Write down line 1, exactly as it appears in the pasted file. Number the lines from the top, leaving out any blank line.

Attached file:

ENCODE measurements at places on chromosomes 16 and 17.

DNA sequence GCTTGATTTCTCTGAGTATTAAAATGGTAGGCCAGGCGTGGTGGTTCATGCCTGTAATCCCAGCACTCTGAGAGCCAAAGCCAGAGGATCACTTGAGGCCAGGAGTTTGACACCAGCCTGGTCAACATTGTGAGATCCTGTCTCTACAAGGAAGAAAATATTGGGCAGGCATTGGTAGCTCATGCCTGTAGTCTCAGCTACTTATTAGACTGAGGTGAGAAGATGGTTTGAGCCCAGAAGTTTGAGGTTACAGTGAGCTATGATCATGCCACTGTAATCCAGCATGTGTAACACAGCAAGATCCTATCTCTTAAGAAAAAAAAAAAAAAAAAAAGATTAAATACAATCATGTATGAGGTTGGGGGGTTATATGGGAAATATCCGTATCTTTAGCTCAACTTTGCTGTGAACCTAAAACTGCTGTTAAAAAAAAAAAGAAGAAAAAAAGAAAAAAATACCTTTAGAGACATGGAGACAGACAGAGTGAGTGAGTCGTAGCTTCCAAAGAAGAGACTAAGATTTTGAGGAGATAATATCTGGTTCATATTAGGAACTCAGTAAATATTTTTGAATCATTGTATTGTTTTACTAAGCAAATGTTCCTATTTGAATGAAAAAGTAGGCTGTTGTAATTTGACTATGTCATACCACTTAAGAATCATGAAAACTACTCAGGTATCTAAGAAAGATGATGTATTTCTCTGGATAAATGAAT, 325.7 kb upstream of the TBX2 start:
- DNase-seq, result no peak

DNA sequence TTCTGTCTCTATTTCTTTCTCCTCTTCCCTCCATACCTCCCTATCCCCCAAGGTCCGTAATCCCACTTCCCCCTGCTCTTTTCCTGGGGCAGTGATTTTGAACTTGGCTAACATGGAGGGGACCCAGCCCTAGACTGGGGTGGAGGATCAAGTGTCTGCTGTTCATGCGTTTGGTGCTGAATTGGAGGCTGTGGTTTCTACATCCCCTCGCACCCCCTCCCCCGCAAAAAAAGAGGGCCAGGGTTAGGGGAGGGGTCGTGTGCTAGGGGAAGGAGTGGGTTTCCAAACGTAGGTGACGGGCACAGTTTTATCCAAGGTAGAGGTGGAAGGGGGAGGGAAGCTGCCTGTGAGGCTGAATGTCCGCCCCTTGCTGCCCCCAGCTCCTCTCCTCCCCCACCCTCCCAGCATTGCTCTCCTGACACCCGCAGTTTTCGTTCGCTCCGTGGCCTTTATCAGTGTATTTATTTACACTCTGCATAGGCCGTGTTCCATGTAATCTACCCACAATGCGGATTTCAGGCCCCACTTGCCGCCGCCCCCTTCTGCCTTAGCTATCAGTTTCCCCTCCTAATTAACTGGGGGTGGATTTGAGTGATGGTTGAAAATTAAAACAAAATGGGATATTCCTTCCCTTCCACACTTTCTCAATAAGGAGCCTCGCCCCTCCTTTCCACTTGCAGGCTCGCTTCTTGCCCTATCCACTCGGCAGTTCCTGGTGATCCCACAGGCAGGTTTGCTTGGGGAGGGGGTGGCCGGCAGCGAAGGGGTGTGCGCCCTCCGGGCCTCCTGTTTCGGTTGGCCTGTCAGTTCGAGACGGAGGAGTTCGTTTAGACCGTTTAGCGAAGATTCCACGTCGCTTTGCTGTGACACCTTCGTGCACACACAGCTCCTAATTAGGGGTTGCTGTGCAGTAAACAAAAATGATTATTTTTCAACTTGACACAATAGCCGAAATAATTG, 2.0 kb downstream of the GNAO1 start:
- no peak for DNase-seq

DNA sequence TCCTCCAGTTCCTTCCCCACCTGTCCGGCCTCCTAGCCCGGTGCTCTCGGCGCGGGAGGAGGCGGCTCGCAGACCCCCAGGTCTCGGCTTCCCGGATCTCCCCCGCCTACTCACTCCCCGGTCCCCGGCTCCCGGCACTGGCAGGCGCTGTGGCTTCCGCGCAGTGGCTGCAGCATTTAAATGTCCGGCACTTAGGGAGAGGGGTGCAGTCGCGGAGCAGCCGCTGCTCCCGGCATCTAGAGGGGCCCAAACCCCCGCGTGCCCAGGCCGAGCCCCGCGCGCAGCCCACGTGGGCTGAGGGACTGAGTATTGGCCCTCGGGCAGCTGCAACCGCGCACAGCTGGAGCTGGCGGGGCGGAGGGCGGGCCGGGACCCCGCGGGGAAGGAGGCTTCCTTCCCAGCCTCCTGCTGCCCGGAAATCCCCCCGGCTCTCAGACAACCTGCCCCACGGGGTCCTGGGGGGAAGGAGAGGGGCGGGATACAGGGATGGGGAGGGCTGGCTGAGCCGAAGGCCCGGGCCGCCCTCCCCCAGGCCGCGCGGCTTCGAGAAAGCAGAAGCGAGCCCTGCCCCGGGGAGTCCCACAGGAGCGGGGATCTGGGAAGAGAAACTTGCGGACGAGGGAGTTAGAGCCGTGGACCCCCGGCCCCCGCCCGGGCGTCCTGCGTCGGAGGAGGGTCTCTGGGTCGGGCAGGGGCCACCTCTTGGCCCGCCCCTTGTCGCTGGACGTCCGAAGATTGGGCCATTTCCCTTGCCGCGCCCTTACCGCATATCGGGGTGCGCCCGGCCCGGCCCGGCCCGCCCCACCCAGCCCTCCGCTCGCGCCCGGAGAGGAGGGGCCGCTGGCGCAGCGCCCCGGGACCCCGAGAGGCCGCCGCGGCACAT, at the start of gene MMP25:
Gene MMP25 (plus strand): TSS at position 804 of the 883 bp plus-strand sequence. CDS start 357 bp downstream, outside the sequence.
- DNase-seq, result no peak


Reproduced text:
ENCODE measurements at places on chromosomes 16 and 17.